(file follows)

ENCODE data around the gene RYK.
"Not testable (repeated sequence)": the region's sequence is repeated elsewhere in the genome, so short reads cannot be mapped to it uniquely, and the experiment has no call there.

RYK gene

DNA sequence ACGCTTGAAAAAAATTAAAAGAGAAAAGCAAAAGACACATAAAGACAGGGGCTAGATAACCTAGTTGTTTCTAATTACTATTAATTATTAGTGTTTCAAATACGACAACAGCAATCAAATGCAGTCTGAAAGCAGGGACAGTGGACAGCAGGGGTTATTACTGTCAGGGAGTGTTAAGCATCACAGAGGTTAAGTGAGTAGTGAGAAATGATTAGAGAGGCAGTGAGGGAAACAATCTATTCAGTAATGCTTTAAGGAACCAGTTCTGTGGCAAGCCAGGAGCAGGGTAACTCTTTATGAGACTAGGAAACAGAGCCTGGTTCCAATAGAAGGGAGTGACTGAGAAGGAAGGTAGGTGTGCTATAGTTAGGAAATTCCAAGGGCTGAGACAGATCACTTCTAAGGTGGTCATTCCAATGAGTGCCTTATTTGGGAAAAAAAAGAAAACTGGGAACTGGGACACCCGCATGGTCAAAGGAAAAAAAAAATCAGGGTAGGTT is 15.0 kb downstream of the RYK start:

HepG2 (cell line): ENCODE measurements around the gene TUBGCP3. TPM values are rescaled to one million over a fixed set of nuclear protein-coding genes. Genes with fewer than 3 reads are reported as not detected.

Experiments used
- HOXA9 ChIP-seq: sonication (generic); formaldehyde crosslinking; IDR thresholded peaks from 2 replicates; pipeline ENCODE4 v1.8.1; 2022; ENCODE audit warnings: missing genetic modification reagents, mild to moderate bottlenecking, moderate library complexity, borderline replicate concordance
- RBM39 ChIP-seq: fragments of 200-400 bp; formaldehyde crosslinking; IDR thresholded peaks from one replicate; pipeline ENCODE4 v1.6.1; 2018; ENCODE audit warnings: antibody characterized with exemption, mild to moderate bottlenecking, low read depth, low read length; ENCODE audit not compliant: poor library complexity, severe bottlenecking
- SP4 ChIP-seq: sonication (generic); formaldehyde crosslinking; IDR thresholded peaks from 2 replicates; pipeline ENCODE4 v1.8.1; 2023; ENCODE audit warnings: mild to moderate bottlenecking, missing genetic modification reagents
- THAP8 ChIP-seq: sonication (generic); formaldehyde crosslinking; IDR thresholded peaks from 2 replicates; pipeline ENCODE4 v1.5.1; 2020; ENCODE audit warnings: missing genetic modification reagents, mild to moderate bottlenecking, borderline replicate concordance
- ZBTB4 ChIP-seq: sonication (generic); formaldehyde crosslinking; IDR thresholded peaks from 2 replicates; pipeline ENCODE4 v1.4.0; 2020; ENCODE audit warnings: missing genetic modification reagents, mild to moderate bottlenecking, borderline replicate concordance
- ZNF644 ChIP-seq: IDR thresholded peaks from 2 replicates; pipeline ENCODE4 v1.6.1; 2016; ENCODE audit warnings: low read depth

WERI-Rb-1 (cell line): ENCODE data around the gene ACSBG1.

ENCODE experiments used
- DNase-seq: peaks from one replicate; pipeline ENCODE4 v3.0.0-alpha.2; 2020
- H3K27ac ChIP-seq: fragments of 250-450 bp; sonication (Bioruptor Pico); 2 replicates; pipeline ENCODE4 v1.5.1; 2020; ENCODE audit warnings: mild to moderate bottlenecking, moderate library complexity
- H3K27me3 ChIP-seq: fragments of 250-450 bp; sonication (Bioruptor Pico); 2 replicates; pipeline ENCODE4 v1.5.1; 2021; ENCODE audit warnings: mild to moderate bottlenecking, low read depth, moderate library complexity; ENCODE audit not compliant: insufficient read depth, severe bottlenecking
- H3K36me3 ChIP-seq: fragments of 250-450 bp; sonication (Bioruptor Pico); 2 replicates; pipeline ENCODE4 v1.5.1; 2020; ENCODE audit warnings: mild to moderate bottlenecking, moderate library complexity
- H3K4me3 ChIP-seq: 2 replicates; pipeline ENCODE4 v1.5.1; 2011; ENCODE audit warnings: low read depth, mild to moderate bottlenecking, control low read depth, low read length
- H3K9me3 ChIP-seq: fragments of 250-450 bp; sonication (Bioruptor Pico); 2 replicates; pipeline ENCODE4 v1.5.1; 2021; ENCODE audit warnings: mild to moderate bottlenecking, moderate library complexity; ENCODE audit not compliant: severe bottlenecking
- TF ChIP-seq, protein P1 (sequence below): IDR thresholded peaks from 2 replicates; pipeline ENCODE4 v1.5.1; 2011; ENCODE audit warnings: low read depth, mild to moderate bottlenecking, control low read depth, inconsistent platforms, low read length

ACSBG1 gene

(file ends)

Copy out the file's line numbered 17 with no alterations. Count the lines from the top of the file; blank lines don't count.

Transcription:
- H3K27me3 ChIP-seq: fragments of 250-450 bp; sonication (Bioruptor Pico); 2 replicates; pipeline ENCODE4 v1.5.1; 2021; ENCODE audit warnings: mild to moderate bottlenecking, low read depth, moderate library complexity; ENCODE audit not compliant: insufficient read depth, severe bottlenecking